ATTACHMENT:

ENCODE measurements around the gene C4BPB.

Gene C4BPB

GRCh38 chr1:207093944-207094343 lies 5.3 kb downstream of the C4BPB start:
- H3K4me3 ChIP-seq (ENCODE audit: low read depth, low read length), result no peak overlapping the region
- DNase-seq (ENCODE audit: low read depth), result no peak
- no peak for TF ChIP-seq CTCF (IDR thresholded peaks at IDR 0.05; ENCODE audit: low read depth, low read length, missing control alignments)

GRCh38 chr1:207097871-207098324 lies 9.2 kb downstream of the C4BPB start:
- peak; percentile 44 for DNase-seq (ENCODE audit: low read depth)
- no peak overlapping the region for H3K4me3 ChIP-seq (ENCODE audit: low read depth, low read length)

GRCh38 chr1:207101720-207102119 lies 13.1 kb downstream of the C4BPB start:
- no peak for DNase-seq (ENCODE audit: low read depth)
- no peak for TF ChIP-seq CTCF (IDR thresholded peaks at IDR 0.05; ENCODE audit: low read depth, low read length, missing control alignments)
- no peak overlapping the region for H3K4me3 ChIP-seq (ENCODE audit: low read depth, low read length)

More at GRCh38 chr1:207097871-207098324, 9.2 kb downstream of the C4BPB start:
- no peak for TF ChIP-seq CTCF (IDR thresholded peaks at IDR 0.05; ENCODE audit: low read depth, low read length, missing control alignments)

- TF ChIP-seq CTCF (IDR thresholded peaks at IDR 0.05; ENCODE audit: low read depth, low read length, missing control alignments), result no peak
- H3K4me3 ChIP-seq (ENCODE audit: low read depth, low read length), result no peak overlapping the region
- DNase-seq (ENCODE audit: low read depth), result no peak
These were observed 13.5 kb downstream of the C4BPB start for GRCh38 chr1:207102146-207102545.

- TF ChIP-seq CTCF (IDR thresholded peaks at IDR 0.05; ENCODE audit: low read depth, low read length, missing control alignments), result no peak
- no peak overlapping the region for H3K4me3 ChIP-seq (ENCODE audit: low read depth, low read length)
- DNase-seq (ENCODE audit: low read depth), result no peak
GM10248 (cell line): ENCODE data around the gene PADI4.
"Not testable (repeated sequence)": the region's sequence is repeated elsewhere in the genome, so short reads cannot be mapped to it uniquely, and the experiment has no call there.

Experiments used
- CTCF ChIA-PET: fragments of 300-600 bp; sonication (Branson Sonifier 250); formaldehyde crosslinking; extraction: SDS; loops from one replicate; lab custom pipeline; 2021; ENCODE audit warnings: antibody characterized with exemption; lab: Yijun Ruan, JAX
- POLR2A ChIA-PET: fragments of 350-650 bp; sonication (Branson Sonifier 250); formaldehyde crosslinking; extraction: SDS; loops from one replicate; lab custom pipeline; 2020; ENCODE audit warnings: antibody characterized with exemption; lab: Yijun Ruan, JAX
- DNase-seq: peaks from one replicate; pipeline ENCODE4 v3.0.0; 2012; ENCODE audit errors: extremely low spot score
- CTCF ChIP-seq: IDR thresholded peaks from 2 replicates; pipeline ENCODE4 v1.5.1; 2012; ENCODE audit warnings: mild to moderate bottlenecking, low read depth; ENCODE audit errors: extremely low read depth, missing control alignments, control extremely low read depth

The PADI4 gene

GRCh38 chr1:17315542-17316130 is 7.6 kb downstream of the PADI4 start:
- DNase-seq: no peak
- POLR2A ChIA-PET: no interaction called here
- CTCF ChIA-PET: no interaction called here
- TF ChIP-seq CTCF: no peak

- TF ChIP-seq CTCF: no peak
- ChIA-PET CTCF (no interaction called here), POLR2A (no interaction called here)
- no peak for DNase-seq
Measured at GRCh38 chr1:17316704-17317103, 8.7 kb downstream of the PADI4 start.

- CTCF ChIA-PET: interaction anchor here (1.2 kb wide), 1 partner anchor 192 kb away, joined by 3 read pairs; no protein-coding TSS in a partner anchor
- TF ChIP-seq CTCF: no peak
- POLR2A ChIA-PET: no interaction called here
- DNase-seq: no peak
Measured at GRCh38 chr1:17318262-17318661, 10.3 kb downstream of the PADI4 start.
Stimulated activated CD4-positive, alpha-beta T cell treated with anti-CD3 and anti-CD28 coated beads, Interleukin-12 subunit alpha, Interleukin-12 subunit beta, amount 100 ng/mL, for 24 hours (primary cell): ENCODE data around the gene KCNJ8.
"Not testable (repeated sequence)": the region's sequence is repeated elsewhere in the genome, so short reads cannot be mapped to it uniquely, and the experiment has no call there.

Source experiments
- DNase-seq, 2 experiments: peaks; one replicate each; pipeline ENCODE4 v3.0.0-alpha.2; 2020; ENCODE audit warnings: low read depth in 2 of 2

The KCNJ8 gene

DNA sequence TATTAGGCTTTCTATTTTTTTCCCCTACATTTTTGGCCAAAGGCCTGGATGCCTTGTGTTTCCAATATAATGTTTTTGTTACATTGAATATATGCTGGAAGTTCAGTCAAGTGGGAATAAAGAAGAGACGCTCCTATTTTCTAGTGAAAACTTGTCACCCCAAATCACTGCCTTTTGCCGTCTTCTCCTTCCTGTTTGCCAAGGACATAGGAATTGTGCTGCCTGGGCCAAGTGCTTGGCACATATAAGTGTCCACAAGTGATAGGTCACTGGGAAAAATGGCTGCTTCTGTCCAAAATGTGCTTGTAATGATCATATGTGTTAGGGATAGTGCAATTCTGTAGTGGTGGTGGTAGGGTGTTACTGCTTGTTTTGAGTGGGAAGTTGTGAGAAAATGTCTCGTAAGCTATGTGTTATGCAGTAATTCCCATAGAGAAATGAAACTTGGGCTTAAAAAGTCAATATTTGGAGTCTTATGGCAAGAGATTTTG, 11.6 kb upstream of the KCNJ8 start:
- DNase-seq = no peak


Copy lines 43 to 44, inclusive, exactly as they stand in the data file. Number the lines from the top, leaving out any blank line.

- DNase-seq: no peak
Measured at GRCh38 chr1:17318262-17318661, 10.3 kb downstream of the PADI4 start.